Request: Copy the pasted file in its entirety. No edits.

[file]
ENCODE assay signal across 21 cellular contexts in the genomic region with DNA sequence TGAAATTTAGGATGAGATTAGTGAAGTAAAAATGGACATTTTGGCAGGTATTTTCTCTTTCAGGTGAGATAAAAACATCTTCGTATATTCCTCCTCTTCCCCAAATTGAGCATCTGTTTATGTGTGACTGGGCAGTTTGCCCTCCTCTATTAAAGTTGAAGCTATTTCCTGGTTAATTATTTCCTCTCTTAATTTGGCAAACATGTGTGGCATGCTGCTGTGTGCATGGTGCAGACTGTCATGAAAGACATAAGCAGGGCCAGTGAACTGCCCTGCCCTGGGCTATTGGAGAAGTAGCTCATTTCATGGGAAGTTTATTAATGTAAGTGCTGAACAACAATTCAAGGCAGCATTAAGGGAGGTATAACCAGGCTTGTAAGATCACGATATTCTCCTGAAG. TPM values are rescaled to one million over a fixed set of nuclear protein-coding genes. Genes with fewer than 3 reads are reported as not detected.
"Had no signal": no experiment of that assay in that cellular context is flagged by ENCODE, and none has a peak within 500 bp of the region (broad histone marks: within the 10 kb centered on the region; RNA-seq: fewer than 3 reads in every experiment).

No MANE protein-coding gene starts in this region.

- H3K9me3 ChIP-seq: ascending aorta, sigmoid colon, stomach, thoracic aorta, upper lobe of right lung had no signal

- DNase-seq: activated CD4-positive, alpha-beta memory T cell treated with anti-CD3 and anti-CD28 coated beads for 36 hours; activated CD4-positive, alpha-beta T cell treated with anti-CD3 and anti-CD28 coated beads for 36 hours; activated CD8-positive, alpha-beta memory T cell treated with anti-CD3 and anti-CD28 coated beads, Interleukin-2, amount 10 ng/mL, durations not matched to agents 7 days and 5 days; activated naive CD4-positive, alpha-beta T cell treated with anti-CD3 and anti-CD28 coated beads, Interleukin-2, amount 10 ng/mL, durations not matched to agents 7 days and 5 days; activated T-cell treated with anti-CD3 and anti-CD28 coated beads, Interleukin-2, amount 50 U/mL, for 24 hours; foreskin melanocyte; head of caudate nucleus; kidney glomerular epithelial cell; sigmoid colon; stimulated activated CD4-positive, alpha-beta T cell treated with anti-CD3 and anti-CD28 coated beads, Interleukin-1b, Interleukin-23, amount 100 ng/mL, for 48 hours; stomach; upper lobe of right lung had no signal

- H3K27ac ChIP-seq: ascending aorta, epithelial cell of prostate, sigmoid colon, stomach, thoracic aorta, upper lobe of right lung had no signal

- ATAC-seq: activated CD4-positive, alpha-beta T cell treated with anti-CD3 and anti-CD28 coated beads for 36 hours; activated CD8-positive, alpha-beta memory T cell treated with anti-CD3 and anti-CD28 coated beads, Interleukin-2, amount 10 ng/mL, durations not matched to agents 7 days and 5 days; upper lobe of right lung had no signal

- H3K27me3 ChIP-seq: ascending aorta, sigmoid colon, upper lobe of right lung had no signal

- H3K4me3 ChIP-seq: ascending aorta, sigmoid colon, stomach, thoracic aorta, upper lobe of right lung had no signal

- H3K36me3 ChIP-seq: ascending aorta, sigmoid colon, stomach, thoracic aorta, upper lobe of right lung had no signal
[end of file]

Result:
ENCODE assay signal across 21 cellular contexts in the genomic region with DNA sequence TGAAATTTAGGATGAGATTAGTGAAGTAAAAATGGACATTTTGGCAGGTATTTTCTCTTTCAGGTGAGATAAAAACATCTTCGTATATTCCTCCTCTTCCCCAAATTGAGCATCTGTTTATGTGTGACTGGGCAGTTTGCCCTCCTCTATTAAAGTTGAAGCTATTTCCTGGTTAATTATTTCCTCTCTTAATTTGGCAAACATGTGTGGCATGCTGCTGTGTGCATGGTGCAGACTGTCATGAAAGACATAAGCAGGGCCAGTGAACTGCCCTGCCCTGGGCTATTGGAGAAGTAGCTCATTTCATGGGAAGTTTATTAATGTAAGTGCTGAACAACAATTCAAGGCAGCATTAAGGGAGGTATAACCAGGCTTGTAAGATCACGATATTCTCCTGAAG. TPM values are rescaled to one million over a fixed set of nuclear protein-coding genes. Genes with fewer than 3 reads are reported as not detected.
"Had no signal": no experiment of that assay in that cellular context is flagged by ENCODE, and none has a peak within 500 bp of the region (broad histone marks: within the 10 kb centered on the region; RNA-seq: fewer than 3 reads in every experiment).

No MANE protein-coding gene starts in this region.

- H3K9me3 ChIP-seq: ascending aorta, sigmoid colon, stomach, thoracic aorta, upper lobe of right lung had no signal

- DNase-seq: activated CD4-positive, alpha-beta memory T cell treated with anti-CD3 and anti-CD28 coated beads for 36 hours; activated CD4-positive, alpha-beta T cell treated with anti-CD3 and anti-CD28 coated beads for 36 hours; activated CD8-positive, alpha-beta memory T cell treated with anti-CD3 and anti-CD28 coated beads, Interleukin-2, amount 10 ng/mL, durations not matched to agents 7 days and 5 days; activated naive CD4-positive, alpha-beta T cell treated with anti-CD3 and anti-CD28 coated beads, Interleukin-2, amount 10 ng/mL, durations not matched to agents 7 days and 5 days; activated T-cell treated with anti-CD3 and anti-CD28 coated beads, Interleukin-2, amount 50 U/mL, for 24 hours; foreskin melanocyte; head of caudate nucleus; kidney glomerular epithelial cell; sigmoid colon; stimulated activated CD4-positive, alpha-beta T cell treated with anti-CD3 and anti-CD28 coated beads, Interleukin-1b, Interleukin-23, amount 100 ng/mL, for 48 hours; stomach; upper lobe of right lung had no signal

- H3K27ac ChIP-seq: ascending aorta, epithelial cell of prostate, sigmoid colon, stomach, thoracic aorta, upper lobe of right lung had no signal

- ATAC-seq: activated CD4-positive, alpha-beta T cell treated with anti-CD3 and anti-CD28 coated beads for 36 hours; activated CD8-positive, alpha-beta memory T cell treated with anti-CD3 and anti-CD28 coated beads, Interleukin-2, amount 10 ng/mL, durations not matched to agents 7 days and 5 days; upper lobe of right lung had no signal

- H3K27me3 ChIP-seq: ascending aorta, sigmoid colon, upper lobe of right lung had no signal

- H3K4me3 ChIP-seq: ascending aorta, sigmoid colon, stomach, thoracic aorta, upper lobe of right lung had no signal

- H3K36me3 ChIP-seq: ascending aorta, sigmoid colon, stomach, thoracic aorta, upper lobe of right lung had no signal